You finally decided to rejoin the world of big-time college football, with a financial outlay never before seen inside your own athletic department. You brought home native son Mario Cristobal, the coach your entire fan base wanted. You are on the verge of convincing well-respected Clemson athletic director Dan Radakovich to leave one of the best situations in the entire Power 5 and come aboard.
You will be celebrated for pulling off what would have been inconceivable even a month ago. The pats on the back will be deserved for going out and showing the commitment this program has desperately needed for the past 15 years.
It is about time. So, bravo.
But it all begs the question: Will throwing close to $100 million to try to catch up to the rest of the power players with a decade-plus head start be enough to fix Miami football?
The easy answer is no. Because Miami has lacked more than just a financial commitment to football, if we are truly being honest. Too many voices chiming in with what they think is best, and too much toxicity have been a feature — and not a bug — at Miami over the years. Simply throwing money at the problem, and making two good hires on paper, is not going to cure a rotten culture that has surrounded the program, seeped into its very foundation, spread its tentacles and suffocated those who have tried to change it.
That rotten culture led Miami officials — desperate to land Cristobal — to abandon decency and class and leave another native son, former coach Manny Diaz, dangling in the wind for nearly two weeks while it cajoled someone else to take his job.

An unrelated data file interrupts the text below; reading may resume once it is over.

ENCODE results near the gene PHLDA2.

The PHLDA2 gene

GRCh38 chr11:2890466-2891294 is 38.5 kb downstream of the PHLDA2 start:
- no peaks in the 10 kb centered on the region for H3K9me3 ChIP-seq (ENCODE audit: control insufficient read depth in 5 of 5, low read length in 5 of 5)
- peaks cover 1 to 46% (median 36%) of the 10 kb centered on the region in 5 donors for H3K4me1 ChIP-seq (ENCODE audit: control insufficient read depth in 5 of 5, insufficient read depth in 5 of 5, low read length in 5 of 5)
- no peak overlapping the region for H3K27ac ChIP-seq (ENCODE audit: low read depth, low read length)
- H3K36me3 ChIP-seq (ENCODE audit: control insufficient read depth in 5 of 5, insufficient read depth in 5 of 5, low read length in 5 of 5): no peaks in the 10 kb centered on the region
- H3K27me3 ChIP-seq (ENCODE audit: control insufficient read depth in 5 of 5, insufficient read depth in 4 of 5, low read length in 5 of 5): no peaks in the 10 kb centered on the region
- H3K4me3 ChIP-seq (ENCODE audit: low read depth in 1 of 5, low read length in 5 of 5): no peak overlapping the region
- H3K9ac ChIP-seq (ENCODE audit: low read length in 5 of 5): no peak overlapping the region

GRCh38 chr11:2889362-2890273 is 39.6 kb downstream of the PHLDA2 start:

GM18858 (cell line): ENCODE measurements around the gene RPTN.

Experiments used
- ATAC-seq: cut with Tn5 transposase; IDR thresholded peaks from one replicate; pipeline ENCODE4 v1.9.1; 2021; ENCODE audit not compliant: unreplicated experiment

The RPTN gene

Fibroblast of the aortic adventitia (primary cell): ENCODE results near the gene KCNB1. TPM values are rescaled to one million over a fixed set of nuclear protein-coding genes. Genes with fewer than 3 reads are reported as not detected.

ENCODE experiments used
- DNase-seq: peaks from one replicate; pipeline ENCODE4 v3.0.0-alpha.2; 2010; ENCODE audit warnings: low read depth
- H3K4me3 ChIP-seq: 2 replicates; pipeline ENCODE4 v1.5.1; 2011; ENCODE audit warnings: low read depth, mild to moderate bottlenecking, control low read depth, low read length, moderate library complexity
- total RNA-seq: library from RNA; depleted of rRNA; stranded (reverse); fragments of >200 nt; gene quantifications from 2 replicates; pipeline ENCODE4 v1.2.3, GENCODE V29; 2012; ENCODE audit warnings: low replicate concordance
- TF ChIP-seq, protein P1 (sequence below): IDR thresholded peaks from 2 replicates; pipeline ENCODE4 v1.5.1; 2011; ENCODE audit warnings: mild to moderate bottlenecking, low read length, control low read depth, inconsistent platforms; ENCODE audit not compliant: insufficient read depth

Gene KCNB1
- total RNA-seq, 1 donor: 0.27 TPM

That rotten culture places outsized, unrealistic expectations on everyone who walks in the door, and as soon as the struggles begin, lights fires only to watch them burn. Nobody is given time to get anything done. Look at celebrated coach Mark Richt. It was only five years ago his hire was celebrated and former athletic director Blake James was praised for doing what nobody thought possible. But when things went bad in Year 3, the pitchforks came out and Richt resigned.
Miami is now on its third coach since 2018.
While it is beyond time for Miami to show a greater commitment to football, it would have been nice to see that long before Richt arrived. Even when Richt was there, he had to shell out $1 million of his own money to help the Hurricanes land an indoor practice facility — the last Power 5 school in the state to get one.
But that was not embarrassing enough for Miami officials, who never quite grasped that programs like Alabama, Ohio State and others had lapped them not only financially, but in recruiting, where they snatched away the best talent available. High school players in South Florida do not live in a vacuum. They see the way this program gets called out immediately, and at all times, when the losses and pressure start to mount. They hear the boos. They see the half-empty stadium.
Miami, of course, is not alone in the arrogance it showed in believing it did not have to invest in its program because it had its brand name to sell. Florida State and Florida have suffered for it, too, and that is one reason why the state’s Big Three programs have never been smaller on a national scale.